We stayed at Villa Schuler. The views were stunning and we both agreed that if we ever knew anyone wanting to honeymoon in Europe, this would be a great spot! Our room was big and private and the included breakfast was tummy-pleasing (with a strawberry or coffee granite and eggs made to order - now that is the way to start a morning!)This is the view from the breakfast balcony. That is Mount Etna in the distance. Pretty incredible! Luckily no eruptions, but it was cool to see all the mini craters leading up to the top. We even caught a rainbow over it one day. You can hike up Mount Etna, but we opted to be more low key with a beach day instead.As we were driving into Taormina I saw a shiny bride marching down the main street with her father, goin' to the chapel. She had her long veil draped over her arms and was waving to the tourists. Later as we wandered the town we found the chapel where they were tying the knot. The romantic in me took over and I got completely wrapped up in the festivity. I don't think I quite counted as a "wedding crasher" but I was taken with the love and good will from not just the guests, but the passersby too. For Father's Day we took the funicular down to the beach for a low key day celebrating Kirk! We happened upon a beach a little off the beaten path called Isola Bella. With an umbrella and lounge chairs nestled into a cozy cove we swam and sunned and ate watermelon (yum!)With so many rocks we did miss the North Carolina soft sand beaches. Connor was the only one who had the proper footwear to take the hard rocky beach without wincing.
Kirk's Father's Day gift was this wooden paddle and ball set. I knew it would delight Connor and in turn would delight Kirk, which is what the day is all about, right? Connor loved playing with the ball. But it proved a difficult feat to hit the ball and stay balanced with all the rocks at our feet.
Our little diva, enjoying the Italian sun!I adore this Father's Day shot. Makes me so happy as a mom and as a wife to see my husband father our child with such loyalty, love and patience.After naps and showers we were out and about in Taormina. We walked from one end to the other. We tried to get into the Greek theatre there, but we were 5 minutes too late. Bummer. It was ok though. There was so much else to see and experience.Throughout Sicily we were both a little disappointed with the pizza. The pasta was pretty good, but the caprese salad was the best! I think I ate caprese salad everyday (along with my daily sugary granite!) It is easy to make caprese yourself, but it just is so much better when served.And the gelato did not disappoint....At Villa Schuler there was a large pond filled with turtles and fish. They had no idea what they had coming for them once Connor discovered them. She did not want to leave her beloved "turtles and fish." The turtles were all happily sunning themselves on the rocks when we arrived but promptly took cover when Connor started doting over them. She fed them enough bread and crackers to last through the entire summer. We hope we didn't make their bellies explode with the feast!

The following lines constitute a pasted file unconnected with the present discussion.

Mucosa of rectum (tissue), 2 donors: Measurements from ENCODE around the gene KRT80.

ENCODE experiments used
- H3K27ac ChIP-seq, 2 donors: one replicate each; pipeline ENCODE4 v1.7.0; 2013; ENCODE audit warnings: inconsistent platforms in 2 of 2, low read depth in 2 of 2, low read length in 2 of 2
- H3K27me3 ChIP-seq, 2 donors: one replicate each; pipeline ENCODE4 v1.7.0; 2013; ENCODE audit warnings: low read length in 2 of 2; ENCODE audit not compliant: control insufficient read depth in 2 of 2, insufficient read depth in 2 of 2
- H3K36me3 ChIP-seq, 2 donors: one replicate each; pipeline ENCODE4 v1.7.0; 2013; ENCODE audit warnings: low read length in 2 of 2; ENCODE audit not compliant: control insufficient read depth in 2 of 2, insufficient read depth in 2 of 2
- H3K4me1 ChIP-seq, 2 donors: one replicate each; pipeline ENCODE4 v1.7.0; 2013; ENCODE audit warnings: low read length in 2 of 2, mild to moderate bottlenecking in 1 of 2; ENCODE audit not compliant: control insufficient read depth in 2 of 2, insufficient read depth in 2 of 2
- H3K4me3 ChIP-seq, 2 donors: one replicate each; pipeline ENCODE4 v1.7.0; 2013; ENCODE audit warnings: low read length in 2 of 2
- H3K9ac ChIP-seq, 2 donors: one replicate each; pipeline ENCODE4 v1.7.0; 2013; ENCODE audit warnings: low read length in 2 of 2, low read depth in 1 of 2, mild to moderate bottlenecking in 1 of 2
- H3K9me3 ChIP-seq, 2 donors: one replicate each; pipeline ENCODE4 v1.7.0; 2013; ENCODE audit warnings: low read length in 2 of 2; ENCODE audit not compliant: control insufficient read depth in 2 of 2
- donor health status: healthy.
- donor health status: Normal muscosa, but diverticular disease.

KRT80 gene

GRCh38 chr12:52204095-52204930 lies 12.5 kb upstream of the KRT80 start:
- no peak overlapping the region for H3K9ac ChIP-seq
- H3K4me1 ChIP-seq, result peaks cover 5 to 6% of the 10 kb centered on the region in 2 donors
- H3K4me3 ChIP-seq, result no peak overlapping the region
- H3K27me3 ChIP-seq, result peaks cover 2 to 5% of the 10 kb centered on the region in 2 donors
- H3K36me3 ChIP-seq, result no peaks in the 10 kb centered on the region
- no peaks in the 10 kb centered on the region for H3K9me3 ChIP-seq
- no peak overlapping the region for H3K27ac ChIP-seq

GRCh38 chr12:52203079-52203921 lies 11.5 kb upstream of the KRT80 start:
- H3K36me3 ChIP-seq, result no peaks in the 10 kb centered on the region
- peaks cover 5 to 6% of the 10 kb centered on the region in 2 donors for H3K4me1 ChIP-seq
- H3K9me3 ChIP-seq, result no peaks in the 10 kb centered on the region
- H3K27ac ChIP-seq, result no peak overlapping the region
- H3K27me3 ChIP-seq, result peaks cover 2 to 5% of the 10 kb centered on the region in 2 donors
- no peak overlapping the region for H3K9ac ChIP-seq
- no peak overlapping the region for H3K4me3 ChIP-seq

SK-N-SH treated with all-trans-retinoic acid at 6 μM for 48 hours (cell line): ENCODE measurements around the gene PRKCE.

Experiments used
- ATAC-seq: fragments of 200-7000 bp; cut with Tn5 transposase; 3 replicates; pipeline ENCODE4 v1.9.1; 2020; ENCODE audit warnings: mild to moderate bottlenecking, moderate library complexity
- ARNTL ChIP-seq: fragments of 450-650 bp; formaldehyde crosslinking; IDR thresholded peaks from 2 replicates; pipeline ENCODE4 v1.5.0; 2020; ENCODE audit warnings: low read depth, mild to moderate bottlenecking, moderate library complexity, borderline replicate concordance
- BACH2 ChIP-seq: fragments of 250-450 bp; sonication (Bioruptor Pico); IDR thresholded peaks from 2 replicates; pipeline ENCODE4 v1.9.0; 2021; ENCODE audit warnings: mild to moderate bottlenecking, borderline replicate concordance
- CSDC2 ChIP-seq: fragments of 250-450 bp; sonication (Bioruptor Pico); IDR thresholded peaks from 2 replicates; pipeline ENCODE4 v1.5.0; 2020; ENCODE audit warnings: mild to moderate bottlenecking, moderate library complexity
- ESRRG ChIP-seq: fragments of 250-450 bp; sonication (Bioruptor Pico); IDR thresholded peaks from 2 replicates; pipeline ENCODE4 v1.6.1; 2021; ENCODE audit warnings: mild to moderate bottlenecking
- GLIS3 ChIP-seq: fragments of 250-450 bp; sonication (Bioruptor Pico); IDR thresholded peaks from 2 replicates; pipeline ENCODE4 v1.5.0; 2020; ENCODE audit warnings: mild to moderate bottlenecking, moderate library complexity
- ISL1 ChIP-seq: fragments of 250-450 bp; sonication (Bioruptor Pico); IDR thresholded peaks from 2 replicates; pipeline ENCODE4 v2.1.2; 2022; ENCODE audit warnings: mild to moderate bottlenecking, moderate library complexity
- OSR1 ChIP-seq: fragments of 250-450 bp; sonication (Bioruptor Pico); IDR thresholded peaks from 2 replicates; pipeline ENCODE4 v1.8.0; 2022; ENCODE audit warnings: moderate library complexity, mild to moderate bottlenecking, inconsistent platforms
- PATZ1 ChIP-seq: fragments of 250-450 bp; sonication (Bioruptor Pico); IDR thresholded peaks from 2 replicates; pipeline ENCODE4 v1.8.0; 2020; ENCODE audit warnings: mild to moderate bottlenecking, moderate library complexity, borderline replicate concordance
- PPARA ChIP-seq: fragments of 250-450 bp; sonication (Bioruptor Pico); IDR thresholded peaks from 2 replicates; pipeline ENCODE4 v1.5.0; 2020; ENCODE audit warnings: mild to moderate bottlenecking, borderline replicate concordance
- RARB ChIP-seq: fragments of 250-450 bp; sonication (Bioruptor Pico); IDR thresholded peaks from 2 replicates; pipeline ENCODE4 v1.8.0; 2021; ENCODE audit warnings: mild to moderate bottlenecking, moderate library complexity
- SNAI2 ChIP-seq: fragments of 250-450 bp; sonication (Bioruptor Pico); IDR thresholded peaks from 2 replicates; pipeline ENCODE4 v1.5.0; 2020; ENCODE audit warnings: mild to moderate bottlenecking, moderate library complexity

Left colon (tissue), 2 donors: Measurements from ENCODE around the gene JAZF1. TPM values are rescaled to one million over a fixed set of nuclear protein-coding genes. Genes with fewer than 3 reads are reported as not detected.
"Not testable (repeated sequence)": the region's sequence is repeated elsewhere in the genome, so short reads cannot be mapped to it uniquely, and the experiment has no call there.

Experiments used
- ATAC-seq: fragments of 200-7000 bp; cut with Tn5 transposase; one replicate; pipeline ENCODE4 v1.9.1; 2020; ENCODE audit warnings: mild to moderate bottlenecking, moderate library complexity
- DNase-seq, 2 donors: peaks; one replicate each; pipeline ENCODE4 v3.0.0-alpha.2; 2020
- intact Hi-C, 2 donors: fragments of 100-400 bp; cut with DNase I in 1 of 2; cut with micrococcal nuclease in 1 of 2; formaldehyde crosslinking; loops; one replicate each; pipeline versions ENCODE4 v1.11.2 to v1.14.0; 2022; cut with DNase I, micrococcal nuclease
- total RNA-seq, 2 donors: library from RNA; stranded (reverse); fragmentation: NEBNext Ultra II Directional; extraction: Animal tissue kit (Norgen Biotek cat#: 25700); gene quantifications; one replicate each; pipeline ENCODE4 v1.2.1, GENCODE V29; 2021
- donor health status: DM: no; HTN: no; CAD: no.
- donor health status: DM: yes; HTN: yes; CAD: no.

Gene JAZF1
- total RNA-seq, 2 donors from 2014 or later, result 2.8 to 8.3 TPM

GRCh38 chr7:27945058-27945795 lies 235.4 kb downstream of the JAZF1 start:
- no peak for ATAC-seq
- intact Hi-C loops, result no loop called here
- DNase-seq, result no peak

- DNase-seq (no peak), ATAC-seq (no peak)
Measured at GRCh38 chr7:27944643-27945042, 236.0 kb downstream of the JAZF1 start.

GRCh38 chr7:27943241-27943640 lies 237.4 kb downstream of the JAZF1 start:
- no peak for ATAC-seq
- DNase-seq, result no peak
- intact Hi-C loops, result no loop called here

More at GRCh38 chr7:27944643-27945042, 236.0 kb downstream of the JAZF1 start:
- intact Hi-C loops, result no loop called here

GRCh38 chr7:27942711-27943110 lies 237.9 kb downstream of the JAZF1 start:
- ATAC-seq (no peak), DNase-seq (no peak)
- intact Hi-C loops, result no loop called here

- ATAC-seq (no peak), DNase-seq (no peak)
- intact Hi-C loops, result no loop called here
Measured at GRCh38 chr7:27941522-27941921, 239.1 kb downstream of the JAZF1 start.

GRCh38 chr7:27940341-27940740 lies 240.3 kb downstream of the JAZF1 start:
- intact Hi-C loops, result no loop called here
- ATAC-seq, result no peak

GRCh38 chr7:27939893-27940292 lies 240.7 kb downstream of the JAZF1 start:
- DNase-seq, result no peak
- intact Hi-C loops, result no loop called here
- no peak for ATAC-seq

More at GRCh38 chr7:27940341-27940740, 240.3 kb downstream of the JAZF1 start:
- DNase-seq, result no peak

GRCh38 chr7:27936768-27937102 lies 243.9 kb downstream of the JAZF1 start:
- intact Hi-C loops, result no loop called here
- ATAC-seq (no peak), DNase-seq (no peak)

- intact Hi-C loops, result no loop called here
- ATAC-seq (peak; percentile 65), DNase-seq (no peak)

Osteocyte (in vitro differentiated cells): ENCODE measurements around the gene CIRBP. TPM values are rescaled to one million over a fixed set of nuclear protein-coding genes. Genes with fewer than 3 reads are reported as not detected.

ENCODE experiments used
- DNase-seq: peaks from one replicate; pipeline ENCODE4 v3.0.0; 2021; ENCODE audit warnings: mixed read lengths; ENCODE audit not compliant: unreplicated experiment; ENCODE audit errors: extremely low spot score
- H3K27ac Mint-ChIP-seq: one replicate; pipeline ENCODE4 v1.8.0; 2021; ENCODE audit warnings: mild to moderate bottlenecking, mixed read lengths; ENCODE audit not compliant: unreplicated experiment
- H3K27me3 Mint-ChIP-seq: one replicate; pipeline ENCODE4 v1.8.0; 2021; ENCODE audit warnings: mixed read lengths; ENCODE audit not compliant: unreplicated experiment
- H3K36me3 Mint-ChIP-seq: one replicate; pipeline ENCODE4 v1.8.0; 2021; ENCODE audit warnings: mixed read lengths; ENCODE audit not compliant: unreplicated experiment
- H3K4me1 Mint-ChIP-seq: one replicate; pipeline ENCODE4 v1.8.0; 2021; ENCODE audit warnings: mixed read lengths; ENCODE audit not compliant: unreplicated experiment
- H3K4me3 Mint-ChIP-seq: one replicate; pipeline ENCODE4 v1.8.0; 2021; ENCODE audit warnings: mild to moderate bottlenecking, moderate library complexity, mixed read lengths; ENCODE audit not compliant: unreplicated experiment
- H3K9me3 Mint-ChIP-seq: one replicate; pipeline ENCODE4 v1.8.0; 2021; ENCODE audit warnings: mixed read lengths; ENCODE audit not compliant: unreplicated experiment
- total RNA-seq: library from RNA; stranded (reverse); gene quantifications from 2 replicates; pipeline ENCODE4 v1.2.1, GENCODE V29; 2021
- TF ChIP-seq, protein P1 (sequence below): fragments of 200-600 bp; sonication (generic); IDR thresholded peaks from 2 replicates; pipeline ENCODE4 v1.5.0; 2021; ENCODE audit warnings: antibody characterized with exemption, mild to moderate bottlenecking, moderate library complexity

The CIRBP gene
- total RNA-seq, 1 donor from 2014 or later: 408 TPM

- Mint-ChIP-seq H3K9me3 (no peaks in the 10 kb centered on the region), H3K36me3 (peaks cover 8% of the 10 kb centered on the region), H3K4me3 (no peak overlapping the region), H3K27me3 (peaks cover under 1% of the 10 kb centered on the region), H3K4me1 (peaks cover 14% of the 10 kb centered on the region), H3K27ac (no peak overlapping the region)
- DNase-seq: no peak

After 2 charmed days and nights we had to leave Taormina. We tore ourselves away anxious to see our next sights, but sad to leave such a wonderful spot. We drove southwest to Agrigento and to the "Valley of the Temples." We spotted the ancient monuments (that are actually on a high ridge, not a valley) from quite some distance and they proved even more spectacular up close. The hilltop is the place of seven ancient Greek temples attributed to gods and goddesses. It was a breezy place due to the nearby ocean winds, making for a comfortable day. I always think of beating sun when I think of ancient ruins, but these were quite the opposite!
We had a few more adventures in Sicily, but since this post is already a novel....more to come. Click here for full album photos of our Sicily part two shots.